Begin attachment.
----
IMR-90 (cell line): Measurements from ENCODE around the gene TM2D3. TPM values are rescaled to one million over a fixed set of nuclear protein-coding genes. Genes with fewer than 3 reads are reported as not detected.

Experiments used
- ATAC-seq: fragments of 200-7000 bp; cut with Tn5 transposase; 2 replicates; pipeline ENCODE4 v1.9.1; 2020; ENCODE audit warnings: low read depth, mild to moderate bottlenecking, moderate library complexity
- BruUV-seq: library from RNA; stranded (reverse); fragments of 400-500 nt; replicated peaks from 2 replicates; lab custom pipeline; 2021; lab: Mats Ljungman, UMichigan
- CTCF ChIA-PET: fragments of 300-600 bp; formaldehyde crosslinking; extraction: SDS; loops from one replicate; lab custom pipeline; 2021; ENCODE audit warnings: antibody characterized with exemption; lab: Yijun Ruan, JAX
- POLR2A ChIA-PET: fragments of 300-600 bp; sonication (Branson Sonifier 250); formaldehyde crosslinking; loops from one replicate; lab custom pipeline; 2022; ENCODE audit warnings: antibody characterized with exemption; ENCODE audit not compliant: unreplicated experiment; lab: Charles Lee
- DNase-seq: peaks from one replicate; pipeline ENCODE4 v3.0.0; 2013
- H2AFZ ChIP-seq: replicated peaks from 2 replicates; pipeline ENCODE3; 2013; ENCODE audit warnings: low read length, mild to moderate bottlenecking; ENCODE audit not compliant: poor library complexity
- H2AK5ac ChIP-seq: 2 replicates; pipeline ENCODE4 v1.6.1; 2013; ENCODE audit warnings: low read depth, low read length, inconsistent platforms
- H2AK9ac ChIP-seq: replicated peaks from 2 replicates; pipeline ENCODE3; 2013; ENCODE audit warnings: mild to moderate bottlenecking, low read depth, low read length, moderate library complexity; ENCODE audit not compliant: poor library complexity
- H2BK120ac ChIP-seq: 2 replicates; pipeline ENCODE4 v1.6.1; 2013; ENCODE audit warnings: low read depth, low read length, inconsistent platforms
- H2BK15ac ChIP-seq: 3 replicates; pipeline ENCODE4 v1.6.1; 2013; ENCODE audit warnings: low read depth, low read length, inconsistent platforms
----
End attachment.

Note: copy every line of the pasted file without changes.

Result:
IMR-90 (cell line): Measurements from ENCODE around the gene TM2D3. TPM values are rescaled to one million over a fixed set of nuclear protein-coding genes. Genes with fewer than 3 reads are reported as not detected.

Experiments used
- ATAC-seq: fragments of 200-7000 bp; cut with Tn5 transposase; 2 replicates; pipeline ENCODE4 v1.9.1; 2020; ENCODE audit warnings: low read depth, mild to moderate bottlenecking, moderate library complexity
- BruUV-seq: library from RNA; stranded (reverse); fragments of 400-500 nt; replicated peaks from 2 replicates; lab custom pipeline; 2021; lab: Mats Ljungman, UMichigan
- CTCF ChIA-PET: fragments of 300-600 bp; formaldehyde crosslinking; extraction: SDS; loops from one replicate; lab custom pipeline; 2021; ENCODE audit warnings: antibody characterized with exemption; lab: Yijun Ruan, JAX
- POLR2A ChIA-PET: fragments of 300-600 bp; sonication (Branson Sonifier 250); formaldehyde crosslinking; loops from one replicate; lab custom pipeline; 2022; ENCODE audit warnings: antibody characterized with exemption; ENCODE audit not compliant: unreplicated experiment; lab: Charles Lee
- DNase-seq: peaks from one replicate; pipeline ENCODE4 v3.0.0; 2013
- H2AFZ ChIP-seq: replicated peaks from 2 replicates; pipeline ENCODE3; 2013; ENCODE audit warnings: low read length, mild to moderate bottlenecking; ENCODE audit not compliant: poor library complexity
- H2AK5ac ChIP-seq: 2 replicates; pipeline ENCODE4 v1.6.1; 2013; ENCODE audit warnings: low read depth, low read length, inconsistent platforms
- H2AK9ac ChIP-seq: replicated peaks from 2 replicates; pipeline ENCODE3; 2013; ENCODE audit warnings: mild to moderate bottlenecking, low read depth, low read length, moderate library complexity; ENCODE audit not compliant: poor library complexity
- H2BK120ac ChIP-seq: 2 replicates; pipeline ENCODE4 v1.6.1; 2013; ENCODE audit warnings: low read depth, low read length, inconsistent platforms
- H2BK15ac ChIP-seq: 3 replicates; pipeline ENCODE4 v1.6.1; 2013; ENCODE audit warnings: low read depth, low read length, inconsistent platforms